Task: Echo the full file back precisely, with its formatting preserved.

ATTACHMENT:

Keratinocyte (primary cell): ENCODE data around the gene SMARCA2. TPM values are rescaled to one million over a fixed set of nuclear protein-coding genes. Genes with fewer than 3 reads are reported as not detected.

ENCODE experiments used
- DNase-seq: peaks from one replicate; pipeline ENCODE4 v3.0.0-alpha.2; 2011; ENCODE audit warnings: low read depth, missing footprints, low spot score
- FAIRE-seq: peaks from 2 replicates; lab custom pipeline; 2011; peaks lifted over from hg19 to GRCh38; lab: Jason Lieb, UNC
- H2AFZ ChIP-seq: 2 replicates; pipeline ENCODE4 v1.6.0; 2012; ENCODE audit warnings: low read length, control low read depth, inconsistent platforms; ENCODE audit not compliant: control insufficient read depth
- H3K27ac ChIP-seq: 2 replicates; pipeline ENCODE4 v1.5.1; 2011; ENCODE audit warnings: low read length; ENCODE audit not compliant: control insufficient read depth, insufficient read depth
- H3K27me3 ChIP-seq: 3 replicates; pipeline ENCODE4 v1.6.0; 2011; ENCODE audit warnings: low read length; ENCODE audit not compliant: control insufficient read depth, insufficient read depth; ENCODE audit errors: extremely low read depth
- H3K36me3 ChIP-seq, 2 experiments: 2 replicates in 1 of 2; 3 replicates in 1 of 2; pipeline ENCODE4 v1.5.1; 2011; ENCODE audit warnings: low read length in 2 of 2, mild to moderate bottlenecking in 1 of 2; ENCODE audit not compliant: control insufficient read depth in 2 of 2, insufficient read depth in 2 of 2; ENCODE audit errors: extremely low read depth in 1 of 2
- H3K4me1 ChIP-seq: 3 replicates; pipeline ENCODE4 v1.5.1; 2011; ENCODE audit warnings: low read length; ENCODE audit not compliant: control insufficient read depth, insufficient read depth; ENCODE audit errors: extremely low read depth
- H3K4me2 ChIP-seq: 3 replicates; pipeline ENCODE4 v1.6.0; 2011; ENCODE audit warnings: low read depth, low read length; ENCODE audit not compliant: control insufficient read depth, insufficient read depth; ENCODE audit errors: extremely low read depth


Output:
Keratinocyte (primary cell): ENCODE data around the gene SMARCA2. TPM values are rescaled to one million over a fixed set of nuclear protein-coding genes. Genes with fewer than 3 reads are reported as not detected.

ENCODE experiments used
- DNase-seq: peaks from one replicate; pipeline ENCODE4 v3.0.0-alpha.2; 2011; ENCODE audit warnings: low read depth, missing footprints, low spot score
- FAIRE-seq: peaks from 2 replicates; lab custom pipeline; 2011; peaks lifted over from hg19 to GRCh38; lab: Jason Lieb, UNC
- H2AFZ ChIP-seq: 2 replicates; pipeline ENCODE4 v1.6.0; 2012; ENCODE audit warnings: low read length, control low read depth, inconsistent platforms; ENCODE audit not compliant: control insufficient read depth
- H3K27ac ChIP-seq: 2 replicates; pipeline ENCODE4 v1.5.1; 2011; ENCODE audit warnings: low read length; ENCODE audit not compliant: control insufficient read depth, insufficient read depth
- H3K27me3 ChIP-seq: 3 replicates; pipeline ENCODE4 v1.6.0; 2011; ENCODE audit warnings: low read length; ENCODE audit not compliant: control insufficient read depth, insufficient read depth; ENCODE audit errors: extremely low read depth
- H3K36me3 ChIP-seq, 2 experiments: 2 replicates in 1 of 2; 3 replicates in 1 of 2; pipeline ENCODE4 v1.5.1; 2011; ENCODE audit warnings: low read length in 2 of 2, mild to moderate bottlenecking in 1 of 2; ENCODE audit not compliant: control insufficient read depth in 2 of 2, insufficient read depth in 2 of 2; ENCODE audit errors: extremely low read depth in 1 of 2
- H3K4me1 ChIP-seq: 3 replicates; pipeline ENCODE4 v1.5.1; 2011; ENCODE audit warnings: low read length; ENCODE audit not compliant: control insufficient read depth, insufficient read depth; ENCODE audit errors: extremely low read depth
- H3K4me2 ChIP-seq: 3 replicates; pipeline ENCODE4 v1.6.0; 2011; ENCODE audit warnings: low read depth, low read length; ENCODE audit not compliant: control insufficient read depth, insufficient read depth; ENCODE audit errors: extremely low read depth